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Product Details

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Special Features

Introductory restoration demonstration with filmmaker Martin Scorsese; Audio commentary by film historian Ian Christie, featuring interviews with stars Marius Goring and Moira Shearer, cinematographer Jack Cardiff, composer Brian Easdale, and scorsese; Audio recording of actor Jeremy, Irons reading excerpts from Powell and Pressburger's novelization of the red shoes; Theatrical trailer; Profile of "the red shoes," a documentary on the making of the film, featuring interviews with members of the production team; Video interview with director Michael Powell's widow, editor Thelma Schoonmaker Powell, from the 2009 cannes film festival, in which she discusses Powell, the film, and the restoration; Collection of items from Scorsese's personal collection of the red shoes memorabilia; "The Red Shoes" sketches, an animated film of Hein Heckroth's painted storyboards, with the Red Shoes ballet as an alternate angle; Audio recording of irons reading the original hans Christian Andersen fairy tale "The Red Shoes"

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Cast & Crew

Performance Credits
Anton Walbrook Boris Lermontov
Marius Goring Julian Craster
Moira Shearer Victoria Page
Léonide Massine Grischa Ljubov
Albert Basserman Sergei Ratov
Robert Helpmann Ivan Boleslawsky
Esmond Knight Livingstone 'Livy' Montagne
Ludmilla Tcherina Irina Boronskaja
Derek Elphinstone Lord Oldham
Irene Browne Lady Neston
Austin Trevor Prof. Palmer
Eric Berry Dimitri
Gordon Littman Ike
Emeric Pressburger Actor
Michel Bazalgette M. Rideaut
Jerry Verno Stagedoor Keeper
Jean Short Terry
Julia Lang A Balletomane
Bill Shine Her Mate
Marcel Poncin M. Boudin
Yvonne Andre Vicky's Dresser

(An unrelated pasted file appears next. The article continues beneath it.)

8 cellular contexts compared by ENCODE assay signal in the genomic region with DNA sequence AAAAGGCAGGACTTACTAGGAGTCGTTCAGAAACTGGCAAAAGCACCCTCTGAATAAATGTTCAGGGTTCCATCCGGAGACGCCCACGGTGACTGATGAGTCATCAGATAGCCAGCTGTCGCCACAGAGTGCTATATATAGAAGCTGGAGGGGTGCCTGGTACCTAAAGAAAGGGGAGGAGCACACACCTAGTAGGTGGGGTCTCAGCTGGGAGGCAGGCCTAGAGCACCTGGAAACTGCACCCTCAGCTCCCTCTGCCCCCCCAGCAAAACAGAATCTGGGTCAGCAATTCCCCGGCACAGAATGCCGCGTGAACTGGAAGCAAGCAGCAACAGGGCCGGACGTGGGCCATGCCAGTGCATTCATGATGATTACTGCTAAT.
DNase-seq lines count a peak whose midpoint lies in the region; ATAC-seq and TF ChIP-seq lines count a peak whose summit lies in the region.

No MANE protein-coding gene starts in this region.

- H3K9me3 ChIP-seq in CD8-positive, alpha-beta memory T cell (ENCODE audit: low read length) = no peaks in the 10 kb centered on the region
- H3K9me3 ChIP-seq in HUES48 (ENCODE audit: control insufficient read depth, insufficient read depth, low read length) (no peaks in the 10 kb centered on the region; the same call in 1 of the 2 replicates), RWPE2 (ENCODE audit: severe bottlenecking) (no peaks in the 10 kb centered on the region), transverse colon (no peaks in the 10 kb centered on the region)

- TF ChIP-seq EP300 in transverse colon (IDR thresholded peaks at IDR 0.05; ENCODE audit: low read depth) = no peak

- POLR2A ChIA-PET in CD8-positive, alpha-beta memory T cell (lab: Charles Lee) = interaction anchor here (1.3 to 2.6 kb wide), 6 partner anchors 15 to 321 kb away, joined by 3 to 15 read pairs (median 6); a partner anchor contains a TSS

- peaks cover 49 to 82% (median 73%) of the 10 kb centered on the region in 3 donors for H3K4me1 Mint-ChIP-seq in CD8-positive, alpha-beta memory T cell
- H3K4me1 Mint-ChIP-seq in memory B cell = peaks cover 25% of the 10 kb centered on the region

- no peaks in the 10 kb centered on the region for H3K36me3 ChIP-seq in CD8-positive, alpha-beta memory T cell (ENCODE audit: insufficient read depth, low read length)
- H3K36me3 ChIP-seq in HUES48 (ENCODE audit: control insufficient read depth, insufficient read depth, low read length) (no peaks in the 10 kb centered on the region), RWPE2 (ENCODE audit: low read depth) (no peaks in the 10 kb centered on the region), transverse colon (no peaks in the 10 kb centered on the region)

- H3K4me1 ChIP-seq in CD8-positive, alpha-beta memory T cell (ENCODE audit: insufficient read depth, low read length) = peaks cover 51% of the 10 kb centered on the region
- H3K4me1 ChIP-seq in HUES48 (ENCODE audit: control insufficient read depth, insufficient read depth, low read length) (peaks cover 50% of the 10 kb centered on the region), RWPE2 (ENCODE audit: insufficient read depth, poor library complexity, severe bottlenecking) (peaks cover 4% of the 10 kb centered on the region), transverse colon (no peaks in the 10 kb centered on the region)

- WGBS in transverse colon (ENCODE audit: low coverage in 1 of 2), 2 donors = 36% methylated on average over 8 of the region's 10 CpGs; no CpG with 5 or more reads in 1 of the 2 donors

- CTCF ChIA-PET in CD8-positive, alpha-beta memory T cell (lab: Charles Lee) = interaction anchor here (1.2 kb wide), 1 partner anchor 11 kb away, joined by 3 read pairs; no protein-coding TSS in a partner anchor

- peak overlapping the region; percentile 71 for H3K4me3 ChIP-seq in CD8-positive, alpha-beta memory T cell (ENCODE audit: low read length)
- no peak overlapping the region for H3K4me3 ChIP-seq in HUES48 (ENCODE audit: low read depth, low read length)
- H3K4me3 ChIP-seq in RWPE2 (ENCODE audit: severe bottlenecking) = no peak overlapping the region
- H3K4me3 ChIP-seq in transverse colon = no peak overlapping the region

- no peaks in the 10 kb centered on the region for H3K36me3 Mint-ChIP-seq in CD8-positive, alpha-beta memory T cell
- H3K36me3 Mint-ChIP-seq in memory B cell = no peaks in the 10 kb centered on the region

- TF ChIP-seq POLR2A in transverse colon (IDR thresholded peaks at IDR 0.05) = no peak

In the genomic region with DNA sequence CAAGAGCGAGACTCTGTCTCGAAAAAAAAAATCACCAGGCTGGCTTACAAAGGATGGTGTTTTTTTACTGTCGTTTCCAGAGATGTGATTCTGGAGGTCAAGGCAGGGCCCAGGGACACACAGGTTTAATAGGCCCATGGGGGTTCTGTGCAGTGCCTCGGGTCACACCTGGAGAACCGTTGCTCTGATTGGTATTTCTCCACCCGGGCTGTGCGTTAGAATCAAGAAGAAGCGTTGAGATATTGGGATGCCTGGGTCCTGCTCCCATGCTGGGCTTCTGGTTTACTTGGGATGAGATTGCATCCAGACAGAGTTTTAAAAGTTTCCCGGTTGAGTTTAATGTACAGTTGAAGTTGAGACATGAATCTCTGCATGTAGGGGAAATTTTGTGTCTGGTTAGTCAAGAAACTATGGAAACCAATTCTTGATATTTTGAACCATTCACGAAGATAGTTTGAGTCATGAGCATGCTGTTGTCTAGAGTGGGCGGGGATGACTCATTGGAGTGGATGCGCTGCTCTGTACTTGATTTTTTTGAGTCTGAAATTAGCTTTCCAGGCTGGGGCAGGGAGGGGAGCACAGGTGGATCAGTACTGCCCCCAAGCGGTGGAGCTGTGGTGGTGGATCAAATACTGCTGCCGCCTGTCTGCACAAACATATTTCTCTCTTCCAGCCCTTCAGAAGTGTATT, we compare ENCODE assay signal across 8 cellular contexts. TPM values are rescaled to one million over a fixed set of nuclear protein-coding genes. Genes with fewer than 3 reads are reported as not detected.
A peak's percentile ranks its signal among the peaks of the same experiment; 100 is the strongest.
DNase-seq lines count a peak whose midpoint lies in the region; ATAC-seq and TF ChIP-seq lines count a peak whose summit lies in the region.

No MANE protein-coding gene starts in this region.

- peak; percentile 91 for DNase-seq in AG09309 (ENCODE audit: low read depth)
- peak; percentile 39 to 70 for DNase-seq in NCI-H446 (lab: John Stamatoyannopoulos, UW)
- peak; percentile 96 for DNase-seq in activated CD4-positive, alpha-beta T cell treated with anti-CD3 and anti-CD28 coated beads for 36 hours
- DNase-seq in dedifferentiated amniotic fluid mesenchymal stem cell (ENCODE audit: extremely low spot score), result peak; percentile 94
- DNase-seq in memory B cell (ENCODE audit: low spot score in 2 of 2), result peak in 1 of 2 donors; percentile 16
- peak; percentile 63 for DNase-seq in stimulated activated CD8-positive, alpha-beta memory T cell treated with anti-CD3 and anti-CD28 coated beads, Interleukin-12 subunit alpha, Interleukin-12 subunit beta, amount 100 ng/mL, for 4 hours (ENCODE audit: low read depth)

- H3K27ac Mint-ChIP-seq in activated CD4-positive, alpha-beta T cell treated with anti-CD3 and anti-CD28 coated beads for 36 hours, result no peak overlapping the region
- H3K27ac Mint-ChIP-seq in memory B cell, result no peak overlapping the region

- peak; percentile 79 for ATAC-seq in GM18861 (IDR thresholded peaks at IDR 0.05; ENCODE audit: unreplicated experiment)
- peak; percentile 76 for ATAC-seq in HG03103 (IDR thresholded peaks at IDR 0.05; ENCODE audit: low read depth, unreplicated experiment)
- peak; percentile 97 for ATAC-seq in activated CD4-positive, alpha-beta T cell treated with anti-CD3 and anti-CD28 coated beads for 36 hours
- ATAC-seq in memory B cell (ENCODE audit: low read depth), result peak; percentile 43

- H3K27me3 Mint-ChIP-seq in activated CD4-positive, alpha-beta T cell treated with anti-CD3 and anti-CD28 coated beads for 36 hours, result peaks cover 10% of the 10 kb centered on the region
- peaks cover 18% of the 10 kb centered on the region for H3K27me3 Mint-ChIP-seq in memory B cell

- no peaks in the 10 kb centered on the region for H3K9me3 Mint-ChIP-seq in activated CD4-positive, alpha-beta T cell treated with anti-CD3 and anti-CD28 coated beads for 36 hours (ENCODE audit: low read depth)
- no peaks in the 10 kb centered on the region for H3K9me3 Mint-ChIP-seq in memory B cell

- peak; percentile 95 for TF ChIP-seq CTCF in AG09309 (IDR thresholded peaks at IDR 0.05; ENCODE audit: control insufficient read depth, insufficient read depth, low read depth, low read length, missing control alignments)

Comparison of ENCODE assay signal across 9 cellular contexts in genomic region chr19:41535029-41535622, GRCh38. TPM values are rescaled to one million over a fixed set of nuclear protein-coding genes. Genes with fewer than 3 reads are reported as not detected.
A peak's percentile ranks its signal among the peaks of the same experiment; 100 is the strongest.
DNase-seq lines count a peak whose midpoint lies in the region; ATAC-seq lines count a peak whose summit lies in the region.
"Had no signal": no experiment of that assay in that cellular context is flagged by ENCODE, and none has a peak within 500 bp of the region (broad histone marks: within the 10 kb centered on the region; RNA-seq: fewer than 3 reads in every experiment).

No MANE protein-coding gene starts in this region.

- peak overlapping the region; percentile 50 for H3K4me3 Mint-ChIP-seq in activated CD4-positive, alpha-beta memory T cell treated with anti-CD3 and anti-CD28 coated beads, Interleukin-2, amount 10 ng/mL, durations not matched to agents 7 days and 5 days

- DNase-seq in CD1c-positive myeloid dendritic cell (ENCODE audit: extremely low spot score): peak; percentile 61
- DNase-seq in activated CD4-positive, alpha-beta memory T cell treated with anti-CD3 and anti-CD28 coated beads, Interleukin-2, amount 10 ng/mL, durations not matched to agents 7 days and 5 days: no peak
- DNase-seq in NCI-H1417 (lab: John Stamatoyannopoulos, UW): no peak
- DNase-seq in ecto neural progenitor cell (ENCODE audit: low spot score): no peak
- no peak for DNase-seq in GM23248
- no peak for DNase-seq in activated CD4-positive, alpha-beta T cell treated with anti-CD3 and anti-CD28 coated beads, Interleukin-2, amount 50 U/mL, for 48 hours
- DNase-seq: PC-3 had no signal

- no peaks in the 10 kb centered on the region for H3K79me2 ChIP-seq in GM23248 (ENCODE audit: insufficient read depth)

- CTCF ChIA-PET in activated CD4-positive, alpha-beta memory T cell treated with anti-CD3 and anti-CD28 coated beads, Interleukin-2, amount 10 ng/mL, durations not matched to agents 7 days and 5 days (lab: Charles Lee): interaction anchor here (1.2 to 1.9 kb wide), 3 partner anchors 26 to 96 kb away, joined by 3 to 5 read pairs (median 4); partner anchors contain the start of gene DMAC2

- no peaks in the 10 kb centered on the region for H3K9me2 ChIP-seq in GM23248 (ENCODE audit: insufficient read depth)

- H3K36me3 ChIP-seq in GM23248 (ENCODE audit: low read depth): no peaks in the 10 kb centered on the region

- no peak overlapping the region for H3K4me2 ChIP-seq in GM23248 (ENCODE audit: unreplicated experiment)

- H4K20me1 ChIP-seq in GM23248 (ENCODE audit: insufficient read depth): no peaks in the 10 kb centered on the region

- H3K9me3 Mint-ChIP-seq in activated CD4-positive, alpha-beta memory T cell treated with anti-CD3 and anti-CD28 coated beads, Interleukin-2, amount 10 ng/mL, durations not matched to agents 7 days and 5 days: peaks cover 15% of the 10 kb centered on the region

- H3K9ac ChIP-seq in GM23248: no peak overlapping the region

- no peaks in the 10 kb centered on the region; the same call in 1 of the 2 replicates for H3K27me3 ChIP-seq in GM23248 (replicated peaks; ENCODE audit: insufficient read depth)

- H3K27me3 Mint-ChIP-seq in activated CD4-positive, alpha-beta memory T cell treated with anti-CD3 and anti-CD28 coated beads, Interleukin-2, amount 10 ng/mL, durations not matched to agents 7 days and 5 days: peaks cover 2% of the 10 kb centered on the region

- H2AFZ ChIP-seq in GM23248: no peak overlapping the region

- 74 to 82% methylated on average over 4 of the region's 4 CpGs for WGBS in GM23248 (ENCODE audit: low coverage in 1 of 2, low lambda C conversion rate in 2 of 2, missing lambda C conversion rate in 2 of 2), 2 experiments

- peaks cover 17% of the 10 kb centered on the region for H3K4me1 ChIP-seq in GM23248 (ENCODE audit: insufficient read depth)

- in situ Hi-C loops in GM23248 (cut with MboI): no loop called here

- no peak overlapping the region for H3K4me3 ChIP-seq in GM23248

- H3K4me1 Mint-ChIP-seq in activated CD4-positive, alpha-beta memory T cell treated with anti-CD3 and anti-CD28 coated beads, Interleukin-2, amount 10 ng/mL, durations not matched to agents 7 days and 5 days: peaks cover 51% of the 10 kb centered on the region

Hay Petrie Boisson
George Woodbridge Doorman
Denis Carey Dancer
Robert Dorning Dancer
Joan Harris Solo Dancer
Guy Massey Dancer

Technical Credits
Emeric Pressburger Director,Producer,Screenwriter
Michael Powell Director,Producer,Screenwriter
Thomas Beecham Musical Direction/Supervision
George R. Busby Producer
Jack Cardiff Cinematographer
Eric Carter Makeup
Christopher G. Challis Camera Operator
Brian Easdale Score Composer
Ernest Gasser Makeup
Hein Heckroth Art Director,Costumes/Costume Designer
Robert Helpmann Choreography
Arthur Lawson Art Director
Gordon K. McCallum Sound/Sound Designer
Reginald Mills Editor
Charles Poulton Sound/Sound Designer
Sydney Streeter Asst. Director
Keith Winter Screenwriter

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Scene Index

Disc #1 -- Red Shoes
1. Opening Credits [3:39]
2. Musicians and Balletomanes [3:45]
3. Heart of Fire [4:45]
4. Lady Neston's Party [4:23]
5. "A Matter of Very Great Importance" [4:04]
6. Covent Garden, Backstage [7:25]
7. Natural Ambitions [5:12]
8. The Mercury Theatre [3:18]
9. Paris [2:29]
10. The Story of "The Red Shoes" [3:05]
11. Irina is Finished [2:53]
12. An Invitation [5:39]
13. Julian Scores [3:52]
14. "Nothing But the Music" [7:23]
15. The Red Shoes Ballet [4:45]
16. "You Will Do the Dancing" [16:09]
17. The Great Roles [5:19]
18. Grischa's Birthday Party [3:51]
19. Departures [6:59]
20. Lermontov's Reflection [8:30]
21. Sleepless Nights [7:56]
22. "Dance For Us Again" [4:30]
23. The Struggle For Vicky [2:46]
24. Vicky's Last Dance [5:31]
25. End Credits [4:42]
1. Russian Impresarios [3:39]
2. "The Gods" [3:45]
3. Public Execution [4:45]
4. The Most Important Man [4:23]
5. "Dear Mr Lermontov" [4:04]
6. The Great Boronskaja [7:25]
7. "From the Beginning, Please" [5:12]
8. Ballet Rambert [3:18]
9. Six Foolish Virgins [2:29]
10. A Young Composer's Dream [3:05]
11. "You Cannot Have it Both Ways" [2:53]
12. Monte Carlo [5:39]
13. "Change Everything!" [3:52]
14. Lermontov's Creed [7:23]
15. The First Night [4:45]
16. "It Was . . . Good" [16:09]
17. Two Vicky's [5:19]
18. A Little Romance [3:51]
19. "Send Craster to Me" [6:59]
20. The Telegram [8:30]
21. Lady Neston [7:56]
22. "I'm Always Looking For Great Dancers" [4:30]
23. The Spider and the Fly [2:46]
24. "Wait For Me!" [5:31]
25. End Credit Music [4:42]